There are many sorts of expats: those who left willing to go back home at some point, those who realized they won’t eventually go back anywhere, those who left following a foreign spouse, those who left without a plan. What they have in common is that in most cases they won’t be able to contribute to the political life of the place they live their everyday life, pay taxes and raise children in. The idea that you have to lean in and take another nationality to be able to vote had some sense in a different world: one where people didn’t move that much, didn’t speak foreign languages or know different cultures easily. I guess the point was that before contributing to public life you had to show a proper will to become something else and embrace fully your country of adoption.
If that is the underlying logic, then why should we expats – even after decades away from home – still have a say in our natal country public life? With the upcoming elections in Italy I am a little lost. I have always voted, passing through many different états d’âme: I have been a temporarily expatriated Italian, still deeply concerned by what was happening back home, then I became a long-time expat who still fantasized about going back to the Belpaese. Last step is where I am now: I doubt I will ever go back to live in Italy, I have more and more troubles understanding the complicated dynamics of political life there (don’t think about reading papers to get it, they make it even more unintelligible) and, most of all, every time I interact with true Italians (those born and bred in Italy and that never left) I realize I am unable to look at the country’s reality as they do. I see it now through the often unforgiving eyes of a foreigner.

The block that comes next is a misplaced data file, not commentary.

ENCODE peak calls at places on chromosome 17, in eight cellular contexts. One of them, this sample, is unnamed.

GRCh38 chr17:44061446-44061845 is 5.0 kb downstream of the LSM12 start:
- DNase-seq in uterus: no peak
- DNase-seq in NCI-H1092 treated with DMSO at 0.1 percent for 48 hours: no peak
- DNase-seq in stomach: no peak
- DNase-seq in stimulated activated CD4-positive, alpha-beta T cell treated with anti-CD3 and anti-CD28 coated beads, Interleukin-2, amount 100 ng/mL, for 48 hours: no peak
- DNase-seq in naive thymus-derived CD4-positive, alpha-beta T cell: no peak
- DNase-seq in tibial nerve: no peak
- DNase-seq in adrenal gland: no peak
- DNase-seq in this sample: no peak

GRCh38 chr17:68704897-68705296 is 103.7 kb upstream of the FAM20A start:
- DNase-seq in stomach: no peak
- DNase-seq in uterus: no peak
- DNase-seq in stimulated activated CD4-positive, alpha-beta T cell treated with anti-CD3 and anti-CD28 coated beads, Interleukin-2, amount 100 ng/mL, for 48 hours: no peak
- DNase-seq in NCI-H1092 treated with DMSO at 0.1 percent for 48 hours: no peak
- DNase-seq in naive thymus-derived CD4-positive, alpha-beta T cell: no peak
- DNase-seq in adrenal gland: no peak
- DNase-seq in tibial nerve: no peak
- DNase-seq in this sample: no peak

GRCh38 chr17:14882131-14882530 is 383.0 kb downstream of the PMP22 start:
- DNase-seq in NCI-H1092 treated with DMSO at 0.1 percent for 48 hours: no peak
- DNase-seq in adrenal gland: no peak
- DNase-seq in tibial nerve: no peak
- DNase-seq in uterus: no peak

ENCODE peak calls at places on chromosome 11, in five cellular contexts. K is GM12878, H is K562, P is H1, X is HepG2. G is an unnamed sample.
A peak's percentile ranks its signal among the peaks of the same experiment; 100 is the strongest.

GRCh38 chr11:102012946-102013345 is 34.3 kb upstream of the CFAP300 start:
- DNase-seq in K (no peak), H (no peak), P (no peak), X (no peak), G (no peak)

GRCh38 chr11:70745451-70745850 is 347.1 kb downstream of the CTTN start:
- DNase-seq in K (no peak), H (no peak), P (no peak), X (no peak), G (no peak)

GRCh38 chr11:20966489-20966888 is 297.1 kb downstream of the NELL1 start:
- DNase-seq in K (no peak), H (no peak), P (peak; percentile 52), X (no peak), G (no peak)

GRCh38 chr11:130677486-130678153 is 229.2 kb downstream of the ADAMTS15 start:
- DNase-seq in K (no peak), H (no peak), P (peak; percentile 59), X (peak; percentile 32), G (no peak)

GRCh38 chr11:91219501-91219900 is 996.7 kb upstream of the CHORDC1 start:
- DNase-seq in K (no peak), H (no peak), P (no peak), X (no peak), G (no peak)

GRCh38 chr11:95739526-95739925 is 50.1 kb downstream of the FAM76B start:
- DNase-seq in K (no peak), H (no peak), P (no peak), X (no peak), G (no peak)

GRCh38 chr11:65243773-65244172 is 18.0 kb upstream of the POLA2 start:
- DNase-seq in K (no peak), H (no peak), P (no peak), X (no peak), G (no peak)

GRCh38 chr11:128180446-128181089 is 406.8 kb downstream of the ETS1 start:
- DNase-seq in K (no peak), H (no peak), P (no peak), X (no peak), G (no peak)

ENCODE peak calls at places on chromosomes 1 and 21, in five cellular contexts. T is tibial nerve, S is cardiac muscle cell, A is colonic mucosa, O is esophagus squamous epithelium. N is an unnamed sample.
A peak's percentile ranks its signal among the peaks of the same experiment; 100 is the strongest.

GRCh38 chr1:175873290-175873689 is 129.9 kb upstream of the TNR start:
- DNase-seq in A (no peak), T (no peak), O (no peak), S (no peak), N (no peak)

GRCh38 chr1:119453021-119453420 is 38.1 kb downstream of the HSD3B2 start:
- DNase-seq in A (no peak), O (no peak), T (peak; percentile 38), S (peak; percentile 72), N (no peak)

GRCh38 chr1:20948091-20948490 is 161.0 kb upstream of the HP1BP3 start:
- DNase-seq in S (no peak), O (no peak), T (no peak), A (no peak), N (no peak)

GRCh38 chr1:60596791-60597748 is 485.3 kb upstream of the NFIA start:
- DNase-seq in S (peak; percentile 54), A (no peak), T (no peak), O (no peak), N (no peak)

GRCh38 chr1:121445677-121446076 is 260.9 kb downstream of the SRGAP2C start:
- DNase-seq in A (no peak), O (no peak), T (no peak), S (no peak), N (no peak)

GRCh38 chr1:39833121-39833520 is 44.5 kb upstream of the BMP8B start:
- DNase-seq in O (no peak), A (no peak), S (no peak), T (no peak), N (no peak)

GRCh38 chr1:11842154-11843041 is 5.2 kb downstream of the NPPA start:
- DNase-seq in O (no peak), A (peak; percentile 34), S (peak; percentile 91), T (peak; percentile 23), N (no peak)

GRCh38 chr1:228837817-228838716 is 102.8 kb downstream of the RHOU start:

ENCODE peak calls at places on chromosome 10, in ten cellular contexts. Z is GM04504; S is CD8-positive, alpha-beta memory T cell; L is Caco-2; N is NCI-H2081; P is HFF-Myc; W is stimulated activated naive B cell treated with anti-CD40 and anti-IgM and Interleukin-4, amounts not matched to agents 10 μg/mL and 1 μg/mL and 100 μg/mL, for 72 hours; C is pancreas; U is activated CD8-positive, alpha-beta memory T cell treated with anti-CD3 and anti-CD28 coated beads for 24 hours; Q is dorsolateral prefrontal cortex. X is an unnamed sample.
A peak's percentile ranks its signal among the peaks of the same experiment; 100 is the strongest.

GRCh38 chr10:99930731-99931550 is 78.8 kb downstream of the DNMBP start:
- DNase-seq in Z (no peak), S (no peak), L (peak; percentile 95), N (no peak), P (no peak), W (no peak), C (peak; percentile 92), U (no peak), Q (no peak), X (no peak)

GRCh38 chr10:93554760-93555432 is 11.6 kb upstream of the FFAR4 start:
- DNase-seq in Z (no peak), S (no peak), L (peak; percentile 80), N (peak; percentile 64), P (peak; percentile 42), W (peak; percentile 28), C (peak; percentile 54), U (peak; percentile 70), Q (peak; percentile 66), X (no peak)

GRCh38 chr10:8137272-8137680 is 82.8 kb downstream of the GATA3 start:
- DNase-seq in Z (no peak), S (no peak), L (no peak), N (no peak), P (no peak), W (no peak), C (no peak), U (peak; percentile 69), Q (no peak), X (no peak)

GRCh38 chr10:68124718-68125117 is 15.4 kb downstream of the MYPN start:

So, why on earth should I still vote in Italy when I am not allowed to decide anything about life in Belgium, the country I have been living 11 years in?
In my optimistic vision of the world, one should participate to the political life of the country he/she makes his daily life in. Which means that if you move, then your right of vote moves with you and you can have a voice in the next place’s organization. It would probably translate into a massive workload for the national administration (keeping track of moving residents) but it would be so much fairer.
Becoming Italian has become relatively easy a few years ago, when having an Italian ancestor has often proved enough to legally claim a right to nationality. I have a South American friend who can’t speak a word of Italian and has never visited the country but can nonetheless participate to elections in virtue of an half-Italian grandfather.I can’t see the point of this.
Have you ever felt the same frustration I do in being glued as a political actor to the country you were born in while being forever labeled as a foreigner in the place you willfully chose to live in? Should all expats in the world unite and lobby for their voting rights?